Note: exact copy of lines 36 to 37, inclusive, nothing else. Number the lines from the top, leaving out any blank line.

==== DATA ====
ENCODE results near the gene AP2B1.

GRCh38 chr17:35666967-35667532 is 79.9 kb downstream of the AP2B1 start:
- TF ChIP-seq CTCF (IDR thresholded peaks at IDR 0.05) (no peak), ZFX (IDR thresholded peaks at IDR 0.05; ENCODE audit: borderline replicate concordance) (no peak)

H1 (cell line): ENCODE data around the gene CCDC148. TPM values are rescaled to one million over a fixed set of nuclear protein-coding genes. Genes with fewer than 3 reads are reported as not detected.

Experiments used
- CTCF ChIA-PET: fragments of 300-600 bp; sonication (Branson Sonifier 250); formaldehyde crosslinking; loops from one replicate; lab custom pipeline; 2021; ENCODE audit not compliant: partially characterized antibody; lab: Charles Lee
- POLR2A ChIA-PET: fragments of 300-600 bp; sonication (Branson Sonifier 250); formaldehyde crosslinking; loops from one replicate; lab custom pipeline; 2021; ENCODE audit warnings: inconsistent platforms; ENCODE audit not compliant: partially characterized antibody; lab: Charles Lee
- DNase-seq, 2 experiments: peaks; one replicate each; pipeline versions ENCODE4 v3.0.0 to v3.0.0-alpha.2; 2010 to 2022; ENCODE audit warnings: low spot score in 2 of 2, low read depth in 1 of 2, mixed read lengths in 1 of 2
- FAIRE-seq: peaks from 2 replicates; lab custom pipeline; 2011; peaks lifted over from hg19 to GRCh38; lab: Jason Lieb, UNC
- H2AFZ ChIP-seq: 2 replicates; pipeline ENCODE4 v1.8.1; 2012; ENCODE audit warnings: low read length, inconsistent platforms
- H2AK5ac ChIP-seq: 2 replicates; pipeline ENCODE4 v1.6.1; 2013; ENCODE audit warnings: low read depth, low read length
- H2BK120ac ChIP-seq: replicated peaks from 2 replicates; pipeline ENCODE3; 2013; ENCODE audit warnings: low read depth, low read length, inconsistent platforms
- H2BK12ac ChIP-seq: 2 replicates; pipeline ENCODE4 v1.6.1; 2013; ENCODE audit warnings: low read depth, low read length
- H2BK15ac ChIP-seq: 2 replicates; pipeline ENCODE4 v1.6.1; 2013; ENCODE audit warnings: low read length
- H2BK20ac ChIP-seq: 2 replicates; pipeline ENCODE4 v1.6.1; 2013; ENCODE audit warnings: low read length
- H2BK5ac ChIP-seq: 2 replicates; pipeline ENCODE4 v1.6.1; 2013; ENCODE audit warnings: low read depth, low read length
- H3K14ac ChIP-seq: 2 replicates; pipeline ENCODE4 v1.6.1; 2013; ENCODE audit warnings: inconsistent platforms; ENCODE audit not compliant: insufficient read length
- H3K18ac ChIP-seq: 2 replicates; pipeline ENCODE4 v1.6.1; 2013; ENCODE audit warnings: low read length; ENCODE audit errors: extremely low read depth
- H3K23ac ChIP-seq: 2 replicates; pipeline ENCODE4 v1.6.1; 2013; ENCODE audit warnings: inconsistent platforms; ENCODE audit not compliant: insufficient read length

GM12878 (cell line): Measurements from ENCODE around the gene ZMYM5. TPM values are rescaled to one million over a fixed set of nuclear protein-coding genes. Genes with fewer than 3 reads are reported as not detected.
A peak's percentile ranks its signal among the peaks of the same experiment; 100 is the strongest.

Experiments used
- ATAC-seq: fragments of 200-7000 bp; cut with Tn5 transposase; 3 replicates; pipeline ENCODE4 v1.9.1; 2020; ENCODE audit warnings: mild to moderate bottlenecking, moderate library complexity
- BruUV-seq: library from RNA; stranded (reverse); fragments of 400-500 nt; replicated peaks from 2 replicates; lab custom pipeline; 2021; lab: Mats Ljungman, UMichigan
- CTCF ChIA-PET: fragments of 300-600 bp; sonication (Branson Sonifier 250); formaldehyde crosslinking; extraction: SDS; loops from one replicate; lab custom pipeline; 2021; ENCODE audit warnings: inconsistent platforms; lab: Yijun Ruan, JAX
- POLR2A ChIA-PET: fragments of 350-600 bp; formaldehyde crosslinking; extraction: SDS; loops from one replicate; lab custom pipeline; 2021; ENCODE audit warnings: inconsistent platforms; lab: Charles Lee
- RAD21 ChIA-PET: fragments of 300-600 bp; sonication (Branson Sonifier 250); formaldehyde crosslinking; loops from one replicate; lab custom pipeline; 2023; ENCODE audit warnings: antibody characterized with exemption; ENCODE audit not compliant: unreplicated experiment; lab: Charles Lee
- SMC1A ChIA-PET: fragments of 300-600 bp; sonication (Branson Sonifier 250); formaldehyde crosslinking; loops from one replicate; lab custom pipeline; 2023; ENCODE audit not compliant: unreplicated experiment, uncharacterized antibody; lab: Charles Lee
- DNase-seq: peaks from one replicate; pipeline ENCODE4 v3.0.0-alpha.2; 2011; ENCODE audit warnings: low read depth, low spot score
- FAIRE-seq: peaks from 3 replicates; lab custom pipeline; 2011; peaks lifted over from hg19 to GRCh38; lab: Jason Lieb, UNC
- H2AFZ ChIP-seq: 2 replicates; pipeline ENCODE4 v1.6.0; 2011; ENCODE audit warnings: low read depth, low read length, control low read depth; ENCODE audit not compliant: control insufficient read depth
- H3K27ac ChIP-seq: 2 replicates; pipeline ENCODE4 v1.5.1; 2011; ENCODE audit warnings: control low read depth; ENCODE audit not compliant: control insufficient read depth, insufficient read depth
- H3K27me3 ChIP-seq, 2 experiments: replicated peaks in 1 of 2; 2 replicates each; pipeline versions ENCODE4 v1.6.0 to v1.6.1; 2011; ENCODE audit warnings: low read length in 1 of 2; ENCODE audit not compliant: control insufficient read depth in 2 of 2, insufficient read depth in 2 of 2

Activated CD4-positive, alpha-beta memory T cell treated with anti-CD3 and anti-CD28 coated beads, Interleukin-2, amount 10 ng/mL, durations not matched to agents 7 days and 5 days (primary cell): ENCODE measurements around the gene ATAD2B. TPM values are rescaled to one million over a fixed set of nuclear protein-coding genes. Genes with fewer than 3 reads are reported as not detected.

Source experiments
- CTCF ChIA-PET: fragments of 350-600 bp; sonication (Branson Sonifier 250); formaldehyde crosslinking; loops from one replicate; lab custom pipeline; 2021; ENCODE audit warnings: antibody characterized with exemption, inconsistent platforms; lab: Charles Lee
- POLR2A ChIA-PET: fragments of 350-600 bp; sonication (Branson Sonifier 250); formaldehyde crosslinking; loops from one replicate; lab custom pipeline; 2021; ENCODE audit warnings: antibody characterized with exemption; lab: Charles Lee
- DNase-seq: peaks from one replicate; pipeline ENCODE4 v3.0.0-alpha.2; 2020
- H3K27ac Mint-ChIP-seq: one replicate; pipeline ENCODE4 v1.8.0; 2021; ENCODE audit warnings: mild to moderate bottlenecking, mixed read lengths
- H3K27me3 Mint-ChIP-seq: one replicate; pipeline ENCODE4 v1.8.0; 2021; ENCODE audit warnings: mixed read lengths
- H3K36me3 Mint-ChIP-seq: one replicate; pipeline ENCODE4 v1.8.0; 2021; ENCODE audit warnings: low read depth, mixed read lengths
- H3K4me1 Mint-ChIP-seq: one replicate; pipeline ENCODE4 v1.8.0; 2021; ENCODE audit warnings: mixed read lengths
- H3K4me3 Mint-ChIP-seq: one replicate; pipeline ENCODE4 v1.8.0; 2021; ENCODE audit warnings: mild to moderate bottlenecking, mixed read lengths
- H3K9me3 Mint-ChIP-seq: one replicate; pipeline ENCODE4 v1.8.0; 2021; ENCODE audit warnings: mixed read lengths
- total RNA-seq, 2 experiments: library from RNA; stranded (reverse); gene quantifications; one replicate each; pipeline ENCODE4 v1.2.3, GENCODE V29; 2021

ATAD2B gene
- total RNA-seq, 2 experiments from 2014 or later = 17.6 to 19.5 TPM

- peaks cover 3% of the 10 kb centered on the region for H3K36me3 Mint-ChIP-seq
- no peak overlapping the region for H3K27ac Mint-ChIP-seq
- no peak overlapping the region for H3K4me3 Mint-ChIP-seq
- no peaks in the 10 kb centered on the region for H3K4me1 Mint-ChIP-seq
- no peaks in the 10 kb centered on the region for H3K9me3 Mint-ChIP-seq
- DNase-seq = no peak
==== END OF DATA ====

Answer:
- CTCF ChIA-PET: fragments of 350-600 bp; sonication (Branson Sonifier 250); formaldehyde crosslinking; loops from one replicate; lab custom pipeline; 2021; ENCODE audit warnings: antibody characterized with exemption, inconsistent platforms; lab: Charles Lee
- POLR2A ChIA-PET: fragments of 350-600 bp; sonication (Branson Sonifier 250); formaldehyde crosslinking; loops from one replicate; lab custom pipeline; 2021; ENCODE audit warnings: antibody characterized with exemption; lab: Charles Lee